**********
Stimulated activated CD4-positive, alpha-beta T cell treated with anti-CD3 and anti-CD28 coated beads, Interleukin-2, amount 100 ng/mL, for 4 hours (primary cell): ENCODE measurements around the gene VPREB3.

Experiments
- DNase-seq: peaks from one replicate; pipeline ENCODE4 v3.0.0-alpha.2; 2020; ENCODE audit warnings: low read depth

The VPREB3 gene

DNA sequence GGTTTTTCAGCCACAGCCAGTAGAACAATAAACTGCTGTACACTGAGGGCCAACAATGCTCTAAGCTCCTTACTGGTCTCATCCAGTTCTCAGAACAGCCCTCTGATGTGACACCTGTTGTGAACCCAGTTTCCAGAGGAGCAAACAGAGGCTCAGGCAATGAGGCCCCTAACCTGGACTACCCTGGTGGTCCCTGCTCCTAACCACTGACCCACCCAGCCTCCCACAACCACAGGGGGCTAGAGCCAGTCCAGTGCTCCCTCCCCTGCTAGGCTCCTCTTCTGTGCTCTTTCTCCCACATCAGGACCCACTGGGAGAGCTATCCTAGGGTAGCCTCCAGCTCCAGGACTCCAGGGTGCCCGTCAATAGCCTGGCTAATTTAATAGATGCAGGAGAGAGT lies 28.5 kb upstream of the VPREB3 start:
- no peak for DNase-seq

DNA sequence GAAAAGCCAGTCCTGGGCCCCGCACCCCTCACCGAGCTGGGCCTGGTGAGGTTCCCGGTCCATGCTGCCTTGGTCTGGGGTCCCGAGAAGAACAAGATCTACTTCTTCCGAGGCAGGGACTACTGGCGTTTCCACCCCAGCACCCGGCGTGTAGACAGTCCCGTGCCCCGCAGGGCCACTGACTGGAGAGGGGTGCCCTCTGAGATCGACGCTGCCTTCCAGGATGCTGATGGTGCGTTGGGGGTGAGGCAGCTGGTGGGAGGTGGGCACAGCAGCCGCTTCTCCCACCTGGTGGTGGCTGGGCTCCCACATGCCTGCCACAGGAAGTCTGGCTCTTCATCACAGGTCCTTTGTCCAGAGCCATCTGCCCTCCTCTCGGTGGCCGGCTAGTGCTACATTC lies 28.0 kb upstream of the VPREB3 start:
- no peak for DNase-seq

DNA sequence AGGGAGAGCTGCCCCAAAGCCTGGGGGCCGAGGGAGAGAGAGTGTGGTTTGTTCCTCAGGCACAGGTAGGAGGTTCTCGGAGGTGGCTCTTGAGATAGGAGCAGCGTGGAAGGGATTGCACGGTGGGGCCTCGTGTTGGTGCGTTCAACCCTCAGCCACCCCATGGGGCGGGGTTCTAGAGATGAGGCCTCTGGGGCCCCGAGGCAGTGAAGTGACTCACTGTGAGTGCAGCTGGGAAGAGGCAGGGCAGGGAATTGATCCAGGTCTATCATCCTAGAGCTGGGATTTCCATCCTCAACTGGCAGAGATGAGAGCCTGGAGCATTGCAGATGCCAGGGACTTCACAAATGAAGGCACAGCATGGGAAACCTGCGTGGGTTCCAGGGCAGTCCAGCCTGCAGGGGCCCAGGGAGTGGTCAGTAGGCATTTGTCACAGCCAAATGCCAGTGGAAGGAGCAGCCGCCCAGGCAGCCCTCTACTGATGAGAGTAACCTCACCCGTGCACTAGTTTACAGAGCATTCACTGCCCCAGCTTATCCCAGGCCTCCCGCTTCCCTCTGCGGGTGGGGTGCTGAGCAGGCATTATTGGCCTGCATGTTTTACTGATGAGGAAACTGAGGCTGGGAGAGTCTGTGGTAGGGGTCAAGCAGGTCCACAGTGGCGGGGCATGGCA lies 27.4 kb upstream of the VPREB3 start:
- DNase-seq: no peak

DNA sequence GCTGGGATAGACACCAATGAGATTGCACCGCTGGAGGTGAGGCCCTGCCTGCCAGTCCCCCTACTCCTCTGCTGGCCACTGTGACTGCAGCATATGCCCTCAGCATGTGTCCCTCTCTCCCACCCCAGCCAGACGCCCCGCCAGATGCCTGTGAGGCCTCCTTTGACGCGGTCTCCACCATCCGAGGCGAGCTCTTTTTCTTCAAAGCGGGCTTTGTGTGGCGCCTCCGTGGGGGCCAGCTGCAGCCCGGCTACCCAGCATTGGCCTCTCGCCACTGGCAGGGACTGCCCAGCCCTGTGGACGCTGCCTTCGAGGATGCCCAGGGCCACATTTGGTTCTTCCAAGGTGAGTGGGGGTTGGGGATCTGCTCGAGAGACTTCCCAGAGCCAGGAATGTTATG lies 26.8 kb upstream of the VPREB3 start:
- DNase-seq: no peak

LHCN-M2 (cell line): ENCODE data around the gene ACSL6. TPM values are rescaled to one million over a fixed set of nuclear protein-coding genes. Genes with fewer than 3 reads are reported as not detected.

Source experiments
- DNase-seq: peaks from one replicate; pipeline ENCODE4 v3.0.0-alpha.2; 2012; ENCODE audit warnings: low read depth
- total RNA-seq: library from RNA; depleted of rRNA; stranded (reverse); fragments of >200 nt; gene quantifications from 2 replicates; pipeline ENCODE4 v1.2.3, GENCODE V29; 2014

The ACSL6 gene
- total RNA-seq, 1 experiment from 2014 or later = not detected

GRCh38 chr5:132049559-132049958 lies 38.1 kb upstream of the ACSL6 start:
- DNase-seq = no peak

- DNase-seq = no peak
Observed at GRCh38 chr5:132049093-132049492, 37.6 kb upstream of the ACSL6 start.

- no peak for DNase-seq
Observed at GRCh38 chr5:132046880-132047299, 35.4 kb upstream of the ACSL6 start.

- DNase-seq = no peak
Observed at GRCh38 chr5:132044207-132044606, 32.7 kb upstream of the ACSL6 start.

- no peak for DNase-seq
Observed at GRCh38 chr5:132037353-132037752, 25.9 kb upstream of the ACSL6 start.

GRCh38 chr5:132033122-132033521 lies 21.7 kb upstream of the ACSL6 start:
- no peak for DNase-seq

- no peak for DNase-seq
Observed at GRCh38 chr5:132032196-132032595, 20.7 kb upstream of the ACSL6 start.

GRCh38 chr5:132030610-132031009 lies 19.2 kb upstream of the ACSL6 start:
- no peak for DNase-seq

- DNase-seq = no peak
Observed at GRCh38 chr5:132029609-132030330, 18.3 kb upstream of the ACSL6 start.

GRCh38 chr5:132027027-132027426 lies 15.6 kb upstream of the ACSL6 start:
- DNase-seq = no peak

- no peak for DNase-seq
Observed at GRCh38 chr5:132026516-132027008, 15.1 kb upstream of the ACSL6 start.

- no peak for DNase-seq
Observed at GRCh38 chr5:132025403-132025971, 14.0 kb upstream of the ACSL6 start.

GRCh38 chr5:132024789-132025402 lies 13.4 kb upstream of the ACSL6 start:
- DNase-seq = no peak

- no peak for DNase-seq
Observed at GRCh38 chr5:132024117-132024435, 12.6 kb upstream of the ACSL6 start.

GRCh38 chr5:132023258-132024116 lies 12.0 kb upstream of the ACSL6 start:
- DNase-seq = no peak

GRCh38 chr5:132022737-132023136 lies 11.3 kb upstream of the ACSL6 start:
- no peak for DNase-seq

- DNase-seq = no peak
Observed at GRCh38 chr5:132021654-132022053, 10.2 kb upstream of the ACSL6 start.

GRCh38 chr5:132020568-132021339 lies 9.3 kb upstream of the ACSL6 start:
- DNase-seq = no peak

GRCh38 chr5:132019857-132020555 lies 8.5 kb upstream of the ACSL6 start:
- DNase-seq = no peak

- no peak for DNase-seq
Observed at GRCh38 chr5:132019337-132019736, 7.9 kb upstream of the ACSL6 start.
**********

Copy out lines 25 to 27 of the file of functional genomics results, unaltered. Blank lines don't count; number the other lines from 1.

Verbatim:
- DNase-seq = no peak
Observed at GRCh38 chr5:132044207-132044606, 32.7 kb upstream of the ACSL6 start.

- no peak for DNase-seq